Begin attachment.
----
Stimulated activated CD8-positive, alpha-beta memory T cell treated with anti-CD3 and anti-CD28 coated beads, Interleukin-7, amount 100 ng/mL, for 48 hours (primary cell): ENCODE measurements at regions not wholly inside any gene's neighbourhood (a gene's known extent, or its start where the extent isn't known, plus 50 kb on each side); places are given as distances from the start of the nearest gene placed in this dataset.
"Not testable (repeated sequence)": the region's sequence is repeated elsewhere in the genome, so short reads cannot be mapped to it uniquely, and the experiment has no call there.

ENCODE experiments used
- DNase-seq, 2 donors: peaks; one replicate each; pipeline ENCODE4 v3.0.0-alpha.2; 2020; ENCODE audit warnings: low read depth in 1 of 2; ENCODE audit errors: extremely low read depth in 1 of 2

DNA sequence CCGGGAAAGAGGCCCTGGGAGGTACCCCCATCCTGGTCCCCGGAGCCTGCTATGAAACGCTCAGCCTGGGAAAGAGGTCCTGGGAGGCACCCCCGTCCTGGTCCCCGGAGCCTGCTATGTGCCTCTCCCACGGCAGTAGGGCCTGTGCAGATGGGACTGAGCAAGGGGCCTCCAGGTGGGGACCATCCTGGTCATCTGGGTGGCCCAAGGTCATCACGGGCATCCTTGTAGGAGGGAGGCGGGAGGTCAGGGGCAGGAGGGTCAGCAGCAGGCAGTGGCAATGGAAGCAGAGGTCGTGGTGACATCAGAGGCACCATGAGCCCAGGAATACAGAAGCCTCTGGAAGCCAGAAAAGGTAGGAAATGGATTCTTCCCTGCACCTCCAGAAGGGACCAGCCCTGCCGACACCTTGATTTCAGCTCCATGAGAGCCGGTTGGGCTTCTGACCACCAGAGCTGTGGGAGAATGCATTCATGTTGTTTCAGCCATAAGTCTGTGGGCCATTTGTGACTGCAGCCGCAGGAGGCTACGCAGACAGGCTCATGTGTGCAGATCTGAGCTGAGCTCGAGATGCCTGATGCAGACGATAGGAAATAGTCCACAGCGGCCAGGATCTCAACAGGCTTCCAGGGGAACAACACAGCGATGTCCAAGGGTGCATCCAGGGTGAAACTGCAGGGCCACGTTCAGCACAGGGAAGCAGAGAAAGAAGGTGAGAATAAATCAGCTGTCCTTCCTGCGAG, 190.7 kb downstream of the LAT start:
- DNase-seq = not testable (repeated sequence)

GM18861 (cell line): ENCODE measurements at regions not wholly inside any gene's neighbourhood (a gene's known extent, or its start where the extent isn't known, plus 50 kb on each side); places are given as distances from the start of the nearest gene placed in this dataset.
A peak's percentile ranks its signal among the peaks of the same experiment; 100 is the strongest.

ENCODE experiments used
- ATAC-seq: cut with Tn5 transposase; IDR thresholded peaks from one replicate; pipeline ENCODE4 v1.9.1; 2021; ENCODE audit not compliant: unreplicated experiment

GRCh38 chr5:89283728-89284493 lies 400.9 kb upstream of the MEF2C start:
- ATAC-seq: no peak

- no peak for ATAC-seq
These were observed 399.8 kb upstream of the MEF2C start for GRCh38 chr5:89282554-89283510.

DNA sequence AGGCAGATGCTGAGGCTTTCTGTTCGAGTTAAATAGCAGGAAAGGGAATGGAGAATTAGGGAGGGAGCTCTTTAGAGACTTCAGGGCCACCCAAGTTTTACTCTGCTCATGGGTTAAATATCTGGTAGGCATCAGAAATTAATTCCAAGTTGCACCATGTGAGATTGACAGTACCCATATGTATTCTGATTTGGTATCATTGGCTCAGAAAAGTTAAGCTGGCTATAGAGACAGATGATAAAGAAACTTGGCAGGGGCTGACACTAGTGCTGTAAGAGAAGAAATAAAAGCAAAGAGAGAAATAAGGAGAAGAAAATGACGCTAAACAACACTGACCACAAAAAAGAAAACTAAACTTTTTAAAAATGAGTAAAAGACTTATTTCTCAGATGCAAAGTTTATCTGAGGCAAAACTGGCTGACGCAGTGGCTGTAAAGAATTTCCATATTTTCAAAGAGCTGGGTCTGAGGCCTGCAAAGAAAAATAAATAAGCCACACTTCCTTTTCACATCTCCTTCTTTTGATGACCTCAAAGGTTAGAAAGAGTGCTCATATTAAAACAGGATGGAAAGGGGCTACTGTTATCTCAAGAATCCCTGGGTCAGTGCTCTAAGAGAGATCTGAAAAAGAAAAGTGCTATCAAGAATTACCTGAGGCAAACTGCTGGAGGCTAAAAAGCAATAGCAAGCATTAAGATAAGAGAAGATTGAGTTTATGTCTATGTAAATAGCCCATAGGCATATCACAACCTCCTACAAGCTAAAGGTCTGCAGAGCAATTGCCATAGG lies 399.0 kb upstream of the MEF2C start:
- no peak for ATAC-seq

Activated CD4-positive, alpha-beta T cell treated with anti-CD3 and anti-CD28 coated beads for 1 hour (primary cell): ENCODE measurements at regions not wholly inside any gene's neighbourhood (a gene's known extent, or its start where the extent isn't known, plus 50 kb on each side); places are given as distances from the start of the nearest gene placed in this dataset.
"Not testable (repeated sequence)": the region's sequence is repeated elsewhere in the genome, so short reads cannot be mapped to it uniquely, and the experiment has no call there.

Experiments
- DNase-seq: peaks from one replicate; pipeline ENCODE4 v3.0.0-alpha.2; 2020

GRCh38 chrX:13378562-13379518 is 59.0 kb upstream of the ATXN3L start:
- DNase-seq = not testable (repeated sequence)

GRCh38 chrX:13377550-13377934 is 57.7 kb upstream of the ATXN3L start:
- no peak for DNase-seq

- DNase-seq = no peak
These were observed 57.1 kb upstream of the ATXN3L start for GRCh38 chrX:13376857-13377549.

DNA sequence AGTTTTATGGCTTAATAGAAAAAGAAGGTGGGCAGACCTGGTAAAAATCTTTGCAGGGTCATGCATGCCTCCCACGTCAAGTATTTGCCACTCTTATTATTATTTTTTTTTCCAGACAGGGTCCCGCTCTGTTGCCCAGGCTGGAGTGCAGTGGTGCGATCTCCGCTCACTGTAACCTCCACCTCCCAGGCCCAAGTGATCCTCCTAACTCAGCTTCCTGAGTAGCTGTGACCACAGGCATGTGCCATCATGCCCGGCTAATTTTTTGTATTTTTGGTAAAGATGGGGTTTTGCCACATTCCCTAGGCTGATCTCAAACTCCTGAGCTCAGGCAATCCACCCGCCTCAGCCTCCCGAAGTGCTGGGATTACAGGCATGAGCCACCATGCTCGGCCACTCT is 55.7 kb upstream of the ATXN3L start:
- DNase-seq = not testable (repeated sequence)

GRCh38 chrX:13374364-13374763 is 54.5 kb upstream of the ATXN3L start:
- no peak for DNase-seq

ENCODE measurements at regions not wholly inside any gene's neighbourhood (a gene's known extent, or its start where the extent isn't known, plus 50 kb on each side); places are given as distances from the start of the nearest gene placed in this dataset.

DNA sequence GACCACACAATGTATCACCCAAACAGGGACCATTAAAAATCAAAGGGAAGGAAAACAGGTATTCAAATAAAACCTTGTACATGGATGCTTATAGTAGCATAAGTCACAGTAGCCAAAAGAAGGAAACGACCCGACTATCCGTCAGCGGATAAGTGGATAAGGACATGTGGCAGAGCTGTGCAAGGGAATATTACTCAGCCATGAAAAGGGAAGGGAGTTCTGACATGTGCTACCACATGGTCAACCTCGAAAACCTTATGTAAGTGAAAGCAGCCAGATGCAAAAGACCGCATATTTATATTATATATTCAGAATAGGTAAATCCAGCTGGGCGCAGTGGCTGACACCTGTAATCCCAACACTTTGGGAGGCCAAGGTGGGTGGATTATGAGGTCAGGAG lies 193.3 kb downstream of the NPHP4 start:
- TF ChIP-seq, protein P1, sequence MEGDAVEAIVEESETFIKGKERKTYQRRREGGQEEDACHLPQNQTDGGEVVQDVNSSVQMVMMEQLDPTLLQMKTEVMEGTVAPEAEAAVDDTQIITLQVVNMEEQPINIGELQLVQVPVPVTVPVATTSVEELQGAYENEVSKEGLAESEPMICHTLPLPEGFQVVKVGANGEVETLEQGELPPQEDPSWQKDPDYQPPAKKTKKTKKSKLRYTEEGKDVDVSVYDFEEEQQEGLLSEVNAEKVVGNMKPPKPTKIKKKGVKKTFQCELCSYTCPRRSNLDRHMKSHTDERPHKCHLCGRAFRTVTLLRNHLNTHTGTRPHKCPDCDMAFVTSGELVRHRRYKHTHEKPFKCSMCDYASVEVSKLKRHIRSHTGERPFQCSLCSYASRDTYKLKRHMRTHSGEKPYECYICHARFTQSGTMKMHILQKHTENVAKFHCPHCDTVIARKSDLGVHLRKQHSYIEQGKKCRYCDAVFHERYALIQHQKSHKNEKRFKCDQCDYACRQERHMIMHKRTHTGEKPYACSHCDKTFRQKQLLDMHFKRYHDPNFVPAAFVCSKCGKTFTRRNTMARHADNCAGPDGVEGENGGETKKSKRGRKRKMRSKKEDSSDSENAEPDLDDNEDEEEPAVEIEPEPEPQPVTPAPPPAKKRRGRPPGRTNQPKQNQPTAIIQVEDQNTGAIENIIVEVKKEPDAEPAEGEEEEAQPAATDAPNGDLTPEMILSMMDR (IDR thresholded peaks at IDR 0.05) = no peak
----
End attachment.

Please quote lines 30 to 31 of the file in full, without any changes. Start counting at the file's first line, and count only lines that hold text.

- no peak for DNase-seq

ENCODE measurements at regions not wholly inside any gene's neighbourhood (a gene's known extent, or its start where the extent isn't known, plus 50 kb on each side); places are given as distances from the start of the nearest gene placed in this dataset.